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Yves Guntern joined the alternative investment firm Millennium in 2017 as CEO for Switzerland. He began his career in 2000 with MSCI before moving to the Alternative Investments team at UBP in 2003. From 2007 to 2009, Yves worked for a Russian investment bank before re-joining UBP in 2010, where he became Business Head of Alternative Investments. Millennium Management is a global investment management firm founded in 1989 that manages approximately USD 40 billion in assets with more than 3,000 employees working across offices in the United States, Europe and Asia. As CEO of MCP Switzerland, Yves is in charge of Millennium’s portfolio management activities in Geneva, Pfaeffikon, Zug and Zurich. Yves Guntern is also a member of the Alternative Investment Council (AIC), a SFAMA expert group on alternative investments.
Yves Guntern, how do you define success?
Unlike in sports, where success is measured by the outcome of a competition, I don’t see success in business as being so black and white. You may overcome challenges and reach important goals on the path to success, but true success can only be achieved over time. It’s the ability to adapt to a constantly changing environment, where technology is always evolving, and where it’s necessary to keep both investors and employees happy, that demonstrates true success.
Have you ever regretted a career decision?
I thought I had, but then I was proved wrong. At one point in my career, I made the decision to leave a comfortable, interesting position in a great bank for an exciting new opportunity further off the beaten track – in a Russian bank. Although it was an incredible experience, in hindsight I sometimes questioned that decision. I later learned that this experience had a positive influence in obtaining the role I have today. I have no regrets as each decision I’ve made has added to my experience.
What do you enjoy most in your job and what least?
The people and the fast-paced environment are what I enjoy the most. Our industry attracts highly talented individuals, and I consider myself lucky to be in a position to interact with many of these interesting people. Technology, data and science are key to our business, but great ideas come from great minds. The success of Millennium is very much linked to its ability to gather together so many talented people and lead them on the same path in a collaborative way. We work in a highly demanding and competitive environment, but we manage to maintain an excellent atmosphere, fuelling our motivation. Being part of a business where change is the norm, not the exception, energises me every day. What I enjoy least of all is that the output of what we do is somewhat intangible, and my kids still have a hard time understanding what I do on a daily basis. Fortunately, there are many different ways outside of work to connect and contribute in a more concrete way.
How important are social media to you?
There are a lot of positives about social media, and I use them daily, whether it be news channels, networking websites or the infinite sources of information on the Internet. I like the idea that social media access in developed countries transcends cultures, borders, social classes and generations. I have social media accounts, not so much because I’m interested in all of the content, but rather because I enjoy following the evolution of technology and how it transforms our society. Of course, I am also concerned about the dangers of addiction, cyberbullying and disinformation – meaning fake news. My wife, my kids and I have recently decided to consider these risks as a family matter, so that our kids also have the incentive to tell us about what dangers or problems they hear of. This of course gives them the right to make comments should I grab my phone to answer an e-mail during dinner!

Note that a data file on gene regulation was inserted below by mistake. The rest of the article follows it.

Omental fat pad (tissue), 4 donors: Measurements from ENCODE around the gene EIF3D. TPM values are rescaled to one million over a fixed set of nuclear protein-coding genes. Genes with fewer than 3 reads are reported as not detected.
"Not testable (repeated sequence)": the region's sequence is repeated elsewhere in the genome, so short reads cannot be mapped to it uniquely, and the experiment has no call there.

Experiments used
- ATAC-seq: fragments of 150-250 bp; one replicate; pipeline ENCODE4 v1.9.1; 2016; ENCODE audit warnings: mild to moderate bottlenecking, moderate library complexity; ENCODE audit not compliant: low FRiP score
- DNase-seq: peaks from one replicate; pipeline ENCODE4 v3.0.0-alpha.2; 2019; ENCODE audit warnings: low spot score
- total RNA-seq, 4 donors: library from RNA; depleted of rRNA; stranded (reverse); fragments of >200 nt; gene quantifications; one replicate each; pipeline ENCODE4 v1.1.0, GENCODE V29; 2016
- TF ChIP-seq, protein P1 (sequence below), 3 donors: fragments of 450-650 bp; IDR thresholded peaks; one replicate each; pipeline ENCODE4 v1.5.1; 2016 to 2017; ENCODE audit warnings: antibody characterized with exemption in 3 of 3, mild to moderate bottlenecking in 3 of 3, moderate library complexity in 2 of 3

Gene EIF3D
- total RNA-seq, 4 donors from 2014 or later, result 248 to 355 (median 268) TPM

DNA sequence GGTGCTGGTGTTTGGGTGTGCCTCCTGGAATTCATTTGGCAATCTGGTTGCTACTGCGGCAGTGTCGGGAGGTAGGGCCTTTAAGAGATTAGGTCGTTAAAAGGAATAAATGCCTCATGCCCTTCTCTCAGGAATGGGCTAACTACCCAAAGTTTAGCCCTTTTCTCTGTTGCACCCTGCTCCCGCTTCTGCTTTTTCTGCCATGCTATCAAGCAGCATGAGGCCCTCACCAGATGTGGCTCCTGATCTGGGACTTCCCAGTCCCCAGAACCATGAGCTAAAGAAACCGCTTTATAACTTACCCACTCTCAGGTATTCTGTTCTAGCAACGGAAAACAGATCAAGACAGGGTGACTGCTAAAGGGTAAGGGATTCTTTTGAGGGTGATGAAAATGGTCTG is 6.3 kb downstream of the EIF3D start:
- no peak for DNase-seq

What book are you reading now?
I have the just finished “L’Homme de Constantinople” – a novel based on the true story of Calouste Gulbenkian, who was an oil tycoon and the richest man in the world during the middle of the last century. The author, JR Dos Santos, is mostly known for his book “The Einstein Enigma”; he writes novels built around scientific and historical facts. I find it a very entertaining way to learn more about fascinating topics. I also regularly read biographies or personal development topics on apps that summarise books into 20-minute reads – for example Koober – a good use of time while waiting to board a flight.
What do you do on a trip from Geneva to Zurich?
I always travel by train within Switzerland, and usually in the early mornings or evenings. There’s less distraction than in the office, and I find it a great opportunity to work on things that I’d normally have less time to do, such as presentations, writing reports and organising my inbox. I often find the three-hour trip to be too short!
What are you thankful for?
I’m thankful for the education that I’ve received. It has given me the tools to grow with a sense of freedom and responsibility. I’m thankful for the support I receive from my wife and all the work she does in addition to her professional responsibilities, so that I can fully concentrate on my job.
And finally, I’m thankful that my family and I are in good health.
If you could choose any country, where would you like to live and why?
It’s hard to beat the quality of life that we have here in Switzerland, but if you know of any other countries offering Swiss levels of stability and democracy, high mountains, a Mediterranean climate and Italian food as part of their national cuisine, I’d be interested to hear about them!